2 minute read time
May 14, 2020

As the U.S. economy restarts, adjustments to business supply chains will increase the demand for warehouse space. The downward trend in inventory-to-sales ratios since the early 1990s could reverse as manufacturers, wholesalers and retailers store materials and products closer to manufacturing centers and consumers.

Additionally, businesses may create more domestic supply chains as they re-shore or near-shore production. According to CBRE Research, a 5% increase in business inventories1 requires an additional 400 million to 500 million sq. ft. of warehouse space. Markets with convenient access to seaports may offer very limited space options. This likely will benefit inland hub markets, including the Inland Empire, Atlanta, Pennsylvania I-78/81 Corridor, Memphis, FL I-4 Corridor, Greenville and Central Valley, CA.

1 Business inventories are a measure of the total value of goods held by manufacturers, wholesalers and retailers.

Figure 1: U.S. Occupied Warehouse & Business Inventories

Distribution Hubs-Figure-01_1000px-V2

Source: U.S. Census Bureau, Federal Reserve Bank of St. Louis, CBRE Research. Data extracted May 2020.

The rising use of e-commerce is expected to create additional warehouse demand as consumers continue social distancing even after states and cities reopen their economies. Established e-commerce hubs at major transportation centers should see strong fundamentals as many occupiers recalibrate their supply chains and build automation and efficiencies into their distribution networks. Super-regional distribution markets, such as Chicago and Dallas/Ft. Worth, appear particularly well positioned because of their central locations. Warehouse projects already under construction in these markets (Figure 2) can provide space to accommodate both increased inventories and expanded e-commerce supply chains for goods stored stateside.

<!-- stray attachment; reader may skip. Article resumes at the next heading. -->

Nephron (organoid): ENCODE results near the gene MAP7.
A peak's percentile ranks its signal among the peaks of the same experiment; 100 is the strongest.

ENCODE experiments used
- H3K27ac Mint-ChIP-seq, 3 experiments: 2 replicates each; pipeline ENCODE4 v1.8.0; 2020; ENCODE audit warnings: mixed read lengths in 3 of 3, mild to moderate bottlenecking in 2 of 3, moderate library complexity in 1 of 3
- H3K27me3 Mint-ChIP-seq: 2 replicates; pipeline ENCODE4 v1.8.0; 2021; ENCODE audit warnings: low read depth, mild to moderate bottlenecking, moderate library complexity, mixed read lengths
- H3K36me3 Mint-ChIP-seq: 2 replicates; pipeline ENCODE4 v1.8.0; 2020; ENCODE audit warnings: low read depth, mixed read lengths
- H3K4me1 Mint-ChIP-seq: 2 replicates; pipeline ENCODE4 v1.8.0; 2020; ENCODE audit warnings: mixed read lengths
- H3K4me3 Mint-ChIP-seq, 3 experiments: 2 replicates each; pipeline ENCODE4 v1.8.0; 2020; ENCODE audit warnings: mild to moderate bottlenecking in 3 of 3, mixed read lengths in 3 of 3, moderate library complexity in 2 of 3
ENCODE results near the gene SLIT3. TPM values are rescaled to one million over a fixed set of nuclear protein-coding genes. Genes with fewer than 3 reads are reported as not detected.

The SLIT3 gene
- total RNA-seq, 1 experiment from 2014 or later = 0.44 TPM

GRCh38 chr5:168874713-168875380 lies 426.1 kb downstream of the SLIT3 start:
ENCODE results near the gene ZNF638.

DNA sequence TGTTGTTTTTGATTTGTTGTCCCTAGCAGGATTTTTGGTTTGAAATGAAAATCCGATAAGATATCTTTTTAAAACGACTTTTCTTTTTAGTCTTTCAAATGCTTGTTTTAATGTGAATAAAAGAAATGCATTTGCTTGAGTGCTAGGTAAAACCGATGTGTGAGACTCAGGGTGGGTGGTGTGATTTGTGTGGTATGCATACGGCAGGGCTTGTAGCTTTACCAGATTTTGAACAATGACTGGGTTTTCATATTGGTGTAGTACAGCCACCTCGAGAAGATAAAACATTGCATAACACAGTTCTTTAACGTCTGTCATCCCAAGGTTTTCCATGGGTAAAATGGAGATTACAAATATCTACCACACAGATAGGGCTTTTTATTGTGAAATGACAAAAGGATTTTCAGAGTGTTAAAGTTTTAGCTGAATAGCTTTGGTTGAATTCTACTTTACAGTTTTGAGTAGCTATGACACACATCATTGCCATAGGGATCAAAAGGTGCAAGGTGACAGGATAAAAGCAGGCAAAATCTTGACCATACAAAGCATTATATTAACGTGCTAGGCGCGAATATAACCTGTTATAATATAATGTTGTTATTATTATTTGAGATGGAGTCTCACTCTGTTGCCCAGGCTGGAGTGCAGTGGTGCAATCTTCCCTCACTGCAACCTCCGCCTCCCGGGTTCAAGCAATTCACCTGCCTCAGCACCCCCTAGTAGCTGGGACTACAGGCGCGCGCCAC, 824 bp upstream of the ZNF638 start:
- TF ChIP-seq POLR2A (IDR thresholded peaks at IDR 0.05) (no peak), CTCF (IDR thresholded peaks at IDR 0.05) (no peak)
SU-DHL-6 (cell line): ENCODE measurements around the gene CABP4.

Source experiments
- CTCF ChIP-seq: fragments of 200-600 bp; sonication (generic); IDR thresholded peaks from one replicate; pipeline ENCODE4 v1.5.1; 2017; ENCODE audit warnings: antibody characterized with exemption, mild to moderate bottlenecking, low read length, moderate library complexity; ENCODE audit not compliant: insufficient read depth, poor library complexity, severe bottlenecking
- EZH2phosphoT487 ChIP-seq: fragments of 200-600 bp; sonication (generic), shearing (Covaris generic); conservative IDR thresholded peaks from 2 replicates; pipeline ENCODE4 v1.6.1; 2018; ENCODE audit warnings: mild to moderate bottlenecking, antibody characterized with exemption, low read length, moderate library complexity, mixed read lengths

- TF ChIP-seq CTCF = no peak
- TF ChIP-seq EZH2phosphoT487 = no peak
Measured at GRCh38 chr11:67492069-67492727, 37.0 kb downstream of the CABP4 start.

Figure 2: Top Markets for Under-Construction Inventory, Q1 2020


Source: CBRE Research, Q1 2020.

The COVID-19 crisis has underscored the fragility of just-in-time (JIT) production networks, which historically have involved very intricate global supply chains in which goods often go back and forth across international borders many times using many different transportation modes. These JIT systems are now susceptible to closed manufacturing facilities, ports and borders due to the COVID-19 crisis. A March survey by the Institute for Supply Management found that nearly 75% of business respondents have experienced supply chain disruptions and more than 80% believe they will in the future. As a result, many businesses are planning major restructuring of their supply chain processes.

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